I recently rewatched every one-on-one match Orton and HHH have had in WWE since 2004 for an article I wrote for WhatCulture (read it here!) and I don't think it's a stretch to say that these two do not have the strongest chemistry together. This definitely was not one of their finest outings, if only because virtually nothing happened for the first three-quarters of it. Once they started busting out their finishing moves toward the end, the crowd was hooked, so at least they came alive for something on this show. Orton winning was nice to see since he's more active these days than HHH. I'd love for him to rekindle his rivalry with Kofi Kingston from a decade ago (this time over the WWE Championship) sometime soon.
Braun Strowman def. Bobby Lashley
Considering the only build this bout coming into this event was an arm wrestling match on Raw, fan anticipation was not exactly at an all-time high for it. Although the effort was there, the crowd couldn't have cared less for this and I actually don't blame them. There was no sense of urgency and it was just a bunch of "big man" spots. Both of these guys couldn't feel less important than they do right now.
WWE Champion Kofi Kingston def. Dolph Ziggler
I can't imagine many people saw Ziggler as a legitimate threat to the title. It was tough to buy into the nearfalls as a result, even if this was a good match on the whole. They've worked with each other a million times in the past, but this simply doesn't come across like a true WWE Championship feud to me. Xavier Woods aiding Kingston to victory set up the need for a rematch, which has already been announced as being a Steel Cage match at Stomping Grounds in two weeks. This screams filler until Kingston settles on a higher-profile opponent.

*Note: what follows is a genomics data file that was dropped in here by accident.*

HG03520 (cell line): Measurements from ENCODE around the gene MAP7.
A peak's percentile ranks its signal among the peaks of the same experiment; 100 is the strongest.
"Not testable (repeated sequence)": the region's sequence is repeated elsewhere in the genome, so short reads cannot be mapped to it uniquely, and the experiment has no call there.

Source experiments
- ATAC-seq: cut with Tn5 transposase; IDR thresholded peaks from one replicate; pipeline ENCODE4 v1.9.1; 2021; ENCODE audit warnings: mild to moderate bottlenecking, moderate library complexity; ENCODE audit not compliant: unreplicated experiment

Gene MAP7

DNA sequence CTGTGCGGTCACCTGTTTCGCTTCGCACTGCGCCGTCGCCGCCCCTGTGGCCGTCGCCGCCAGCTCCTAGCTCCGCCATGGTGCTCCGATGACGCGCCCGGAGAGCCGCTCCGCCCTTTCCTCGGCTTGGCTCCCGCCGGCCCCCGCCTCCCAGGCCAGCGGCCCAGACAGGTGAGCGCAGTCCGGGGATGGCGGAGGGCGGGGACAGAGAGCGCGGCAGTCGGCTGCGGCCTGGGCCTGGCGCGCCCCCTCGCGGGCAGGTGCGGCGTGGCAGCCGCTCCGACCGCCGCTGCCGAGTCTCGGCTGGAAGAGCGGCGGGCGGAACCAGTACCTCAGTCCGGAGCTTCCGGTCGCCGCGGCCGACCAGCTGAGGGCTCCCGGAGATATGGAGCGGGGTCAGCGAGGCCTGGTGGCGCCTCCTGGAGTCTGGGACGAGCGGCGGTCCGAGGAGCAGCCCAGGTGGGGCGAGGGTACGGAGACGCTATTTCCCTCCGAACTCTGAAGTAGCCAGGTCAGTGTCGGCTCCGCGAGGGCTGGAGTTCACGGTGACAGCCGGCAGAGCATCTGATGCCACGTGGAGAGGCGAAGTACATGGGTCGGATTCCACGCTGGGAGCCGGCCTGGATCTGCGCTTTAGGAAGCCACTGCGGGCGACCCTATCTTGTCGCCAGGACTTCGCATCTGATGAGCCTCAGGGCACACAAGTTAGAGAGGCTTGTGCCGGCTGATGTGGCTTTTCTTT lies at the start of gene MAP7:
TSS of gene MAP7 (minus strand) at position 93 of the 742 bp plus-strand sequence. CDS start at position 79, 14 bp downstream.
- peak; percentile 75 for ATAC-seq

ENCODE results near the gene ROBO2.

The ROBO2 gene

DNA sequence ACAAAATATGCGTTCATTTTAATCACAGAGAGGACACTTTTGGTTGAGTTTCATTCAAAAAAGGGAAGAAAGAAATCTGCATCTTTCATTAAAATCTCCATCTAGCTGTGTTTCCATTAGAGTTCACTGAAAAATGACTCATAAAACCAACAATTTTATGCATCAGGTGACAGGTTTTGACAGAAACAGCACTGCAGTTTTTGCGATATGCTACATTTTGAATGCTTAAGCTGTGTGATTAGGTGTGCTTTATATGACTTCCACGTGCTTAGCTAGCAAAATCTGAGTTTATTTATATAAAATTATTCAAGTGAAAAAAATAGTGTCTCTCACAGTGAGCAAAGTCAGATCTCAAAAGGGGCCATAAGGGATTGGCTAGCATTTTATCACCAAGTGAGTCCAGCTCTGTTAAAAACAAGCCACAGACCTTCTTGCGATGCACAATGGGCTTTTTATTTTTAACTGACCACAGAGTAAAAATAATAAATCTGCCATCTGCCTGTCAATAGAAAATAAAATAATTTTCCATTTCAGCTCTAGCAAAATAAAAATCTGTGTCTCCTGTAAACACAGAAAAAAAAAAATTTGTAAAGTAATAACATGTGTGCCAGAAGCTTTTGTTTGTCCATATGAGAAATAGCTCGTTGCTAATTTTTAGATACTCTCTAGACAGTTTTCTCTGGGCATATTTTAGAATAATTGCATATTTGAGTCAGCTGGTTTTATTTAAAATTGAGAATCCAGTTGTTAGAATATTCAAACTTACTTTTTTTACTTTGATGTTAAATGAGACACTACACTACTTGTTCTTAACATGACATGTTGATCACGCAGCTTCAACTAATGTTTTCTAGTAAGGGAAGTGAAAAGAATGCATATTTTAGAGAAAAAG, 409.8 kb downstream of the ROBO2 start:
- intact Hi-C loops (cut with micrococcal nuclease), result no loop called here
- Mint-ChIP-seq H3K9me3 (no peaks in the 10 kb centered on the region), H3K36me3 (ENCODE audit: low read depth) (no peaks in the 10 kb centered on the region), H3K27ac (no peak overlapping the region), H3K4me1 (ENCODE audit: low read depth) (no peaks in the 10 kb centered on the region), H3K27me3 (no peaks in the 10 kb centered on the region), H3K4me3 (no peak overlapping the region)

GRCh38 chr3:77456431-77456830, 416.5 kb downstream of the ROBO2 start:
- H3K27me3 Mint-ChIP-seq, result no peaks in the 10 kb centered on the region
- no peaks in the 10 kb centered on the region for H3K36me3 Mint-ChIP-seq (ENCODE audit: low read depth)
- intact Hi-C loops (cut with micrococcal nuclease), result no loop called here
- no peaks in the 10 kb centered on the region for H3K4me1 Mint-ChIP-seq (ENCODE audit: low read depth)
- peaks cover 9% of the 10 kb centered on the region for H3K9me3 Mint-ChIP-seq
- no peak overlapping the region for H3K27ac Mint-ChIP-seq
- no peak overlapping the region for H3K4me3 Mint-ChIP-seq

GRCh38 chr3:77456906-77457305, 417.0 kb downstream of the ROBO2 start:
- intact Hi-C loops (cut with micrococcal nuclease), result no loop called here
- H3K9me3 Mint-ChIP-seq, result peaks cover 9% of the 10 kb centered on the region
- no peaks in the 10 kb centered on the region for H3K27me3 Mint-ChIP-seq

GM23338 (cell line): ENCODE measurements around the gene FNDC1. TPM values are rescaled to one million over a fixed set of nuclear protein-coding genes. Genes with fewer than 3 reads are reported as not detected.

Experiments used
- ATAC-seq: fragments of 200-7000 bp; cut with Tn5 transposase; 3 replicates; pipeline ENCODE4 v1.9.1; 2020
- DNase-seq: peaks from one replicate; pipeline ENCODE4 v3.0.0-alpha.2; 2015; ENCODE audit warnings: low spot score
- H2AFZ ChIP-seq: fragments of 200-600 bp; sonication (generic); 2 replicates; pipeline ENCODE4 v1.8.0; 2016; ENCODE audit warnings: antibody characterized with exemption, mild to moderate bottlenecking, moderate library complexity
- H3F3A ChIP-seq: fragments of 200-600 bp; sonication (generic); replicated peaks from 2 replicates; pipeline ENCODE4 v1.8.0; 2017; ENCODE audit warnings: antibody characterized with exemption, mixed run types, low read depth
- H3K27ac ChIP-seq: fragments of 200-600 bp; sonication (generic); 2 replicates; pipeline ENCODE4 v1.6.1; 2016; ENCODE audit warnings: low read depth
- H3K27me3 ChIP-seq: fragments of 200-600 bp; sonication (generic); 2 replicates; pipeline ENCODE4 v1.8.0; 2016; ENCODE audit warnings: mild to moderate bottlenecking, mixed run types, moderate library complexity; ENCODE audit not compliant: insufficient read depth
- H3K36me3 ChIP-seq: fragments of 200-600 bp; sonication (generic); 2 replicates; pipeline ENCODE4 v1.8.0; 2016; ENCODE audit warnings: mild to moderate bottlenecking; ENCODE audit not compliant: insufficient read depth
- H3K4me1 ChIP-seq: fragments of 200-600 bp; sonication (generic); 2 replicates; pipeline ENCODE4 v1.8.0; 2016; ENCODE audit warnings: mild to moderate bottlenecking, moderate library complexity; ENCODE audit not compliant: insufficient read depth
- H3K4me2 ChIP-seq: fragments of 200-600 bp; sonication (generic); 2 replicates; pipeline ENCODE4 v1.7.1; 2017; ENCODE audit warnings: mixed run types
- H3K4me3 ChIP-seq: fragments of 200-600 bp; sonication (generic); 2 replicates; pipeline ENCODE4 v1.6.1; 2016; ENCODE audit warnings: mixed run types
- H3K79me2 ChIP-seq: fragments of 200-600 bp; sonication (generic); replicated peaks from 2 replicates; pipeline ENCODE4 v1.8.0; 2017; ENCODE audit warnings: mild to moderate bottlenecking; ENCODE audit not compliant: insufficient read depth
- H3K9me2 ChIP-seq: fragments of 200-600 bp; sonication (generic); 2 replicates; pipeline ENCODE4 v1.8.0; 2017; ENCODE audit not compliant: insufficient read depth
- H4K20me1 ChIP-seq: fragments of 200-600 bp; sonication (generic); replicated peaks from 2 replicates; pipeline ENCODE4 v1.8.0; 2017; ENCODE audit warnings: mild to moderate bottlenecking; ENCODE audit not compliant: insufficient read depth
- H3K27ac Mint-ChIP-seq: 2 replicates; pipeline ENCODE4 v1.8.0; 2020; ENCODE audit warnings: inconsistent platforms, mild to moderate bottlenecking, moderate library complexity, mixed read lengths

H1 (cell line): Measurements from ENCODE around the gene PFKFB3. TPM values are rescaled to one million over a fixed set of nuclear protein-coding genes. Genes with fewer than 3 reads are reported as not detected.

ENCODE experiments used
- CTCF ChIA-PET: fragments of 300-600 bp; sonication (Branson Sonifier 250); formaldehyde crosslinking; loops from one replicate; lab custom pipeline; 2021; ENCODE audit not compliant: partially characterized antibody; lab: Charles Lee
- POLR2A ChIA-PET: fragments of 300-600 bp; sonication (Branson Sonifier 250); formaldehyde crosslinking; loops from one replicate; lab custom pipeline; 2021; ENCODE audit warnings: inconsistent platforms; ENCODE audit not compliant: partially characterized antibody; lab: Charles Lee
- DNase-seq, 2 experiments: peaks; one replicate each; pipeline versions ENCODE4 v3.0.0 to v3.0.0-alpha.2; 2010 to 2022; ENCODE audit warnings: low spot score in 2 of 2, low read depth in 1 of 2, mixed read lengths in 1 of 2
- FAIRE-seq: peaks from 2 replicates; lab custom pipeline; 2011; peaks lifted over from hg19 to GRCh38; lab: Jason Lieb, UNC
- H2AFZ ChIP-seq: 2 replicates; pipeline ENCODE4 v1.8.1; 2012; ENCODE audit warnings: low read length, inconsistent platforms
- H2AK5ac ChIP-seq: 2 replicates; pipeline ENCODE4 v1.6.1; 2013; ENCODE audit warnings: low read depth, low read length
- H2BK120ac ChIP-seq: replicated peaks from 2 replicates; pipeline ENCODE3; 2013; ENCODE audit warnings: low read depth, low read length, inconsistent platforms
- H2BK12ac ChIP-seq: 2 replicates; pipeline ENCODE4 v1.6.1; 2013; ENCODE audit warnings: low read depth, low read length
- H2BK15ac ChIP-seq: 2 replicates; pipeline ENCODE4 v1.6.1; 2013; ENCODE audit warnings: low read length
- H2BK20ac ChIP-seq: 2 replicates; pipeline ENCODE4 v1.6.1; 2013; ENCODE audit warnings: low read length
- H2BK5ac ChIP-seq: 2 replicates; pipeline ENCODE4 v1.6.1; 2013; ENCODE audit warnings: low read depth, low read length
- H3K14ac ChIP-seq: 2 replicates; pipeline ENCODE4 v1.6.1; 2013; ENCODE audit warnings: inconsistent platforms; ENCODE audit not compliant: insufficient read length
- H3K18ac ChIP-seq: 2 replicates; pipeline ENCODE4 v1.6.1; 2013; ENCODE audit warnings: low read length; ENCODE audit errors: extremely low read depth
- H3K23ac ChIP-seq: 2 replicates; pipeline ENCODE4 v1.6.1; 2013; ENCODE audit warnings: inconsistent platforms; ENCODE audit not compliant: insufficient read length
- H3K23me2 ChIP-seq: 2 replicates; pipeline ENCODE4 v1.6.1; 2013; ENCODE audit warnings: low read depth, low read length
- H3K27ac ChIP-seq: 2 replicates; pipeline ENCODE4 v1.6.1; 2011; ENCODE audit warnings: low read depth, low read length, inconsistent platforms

Mansoor Won the 50-Man Battle Royal
Let the record show that EC3 was the first person eliminated from this thing. Yes, even before The Singh Brothers. They might as well give him his walking papers at this point. There were other eye-rolling moments like Titus O'Neil eliminating The Viking Raiders and Sin Cara throwing out Shinsuke Nakamura, but this company has way worse problems right now. Needless to say, this was a complete mess, but Mansoor picking up the huge victory made for a cool moment seeing as how he debuted at last year's Greatest Royal Rumble event in Saudi Arabia.
The Undertaker def. Goldberg
I had hope when this match got underway that it'd exceed expectations after Goldberg went after 'Taker right out of the rate, but then it slowly fell apart and never recovered. Man, what an atrocity this turned out to be. I don't think many people would have complained if they kept this as short and sweet as Goldberg vs. Lesnar from Survivor Series 2016. There were some embarrassing botches down the stretch that likely caused the contest to end sooner than they planned. Goldberg is in much better shape than 'Taker at this stage of his career, so The Phenom beating him with a weak-looking chokeslam was deflating, to say the least.
Surely no one is shocked that Super ShowDown was a super-sized waste of time. I honestly can't recommend a single match from this show, because everything was either average at best or well below that. The main event in particular was really rough and should not have happened in 2019. The best thing I can say about this event is that it's over at long last and we can move on from it... until they head back to Saudi Arabia for another one of these glorified house shows in the fall, that is. It's debatable which was worse between Super ShowDown and Crown Jewel, but either way, they were both deplorable. Spend the four hours watching AEW Double or Nothing or NXT TakeOver: XXV instead.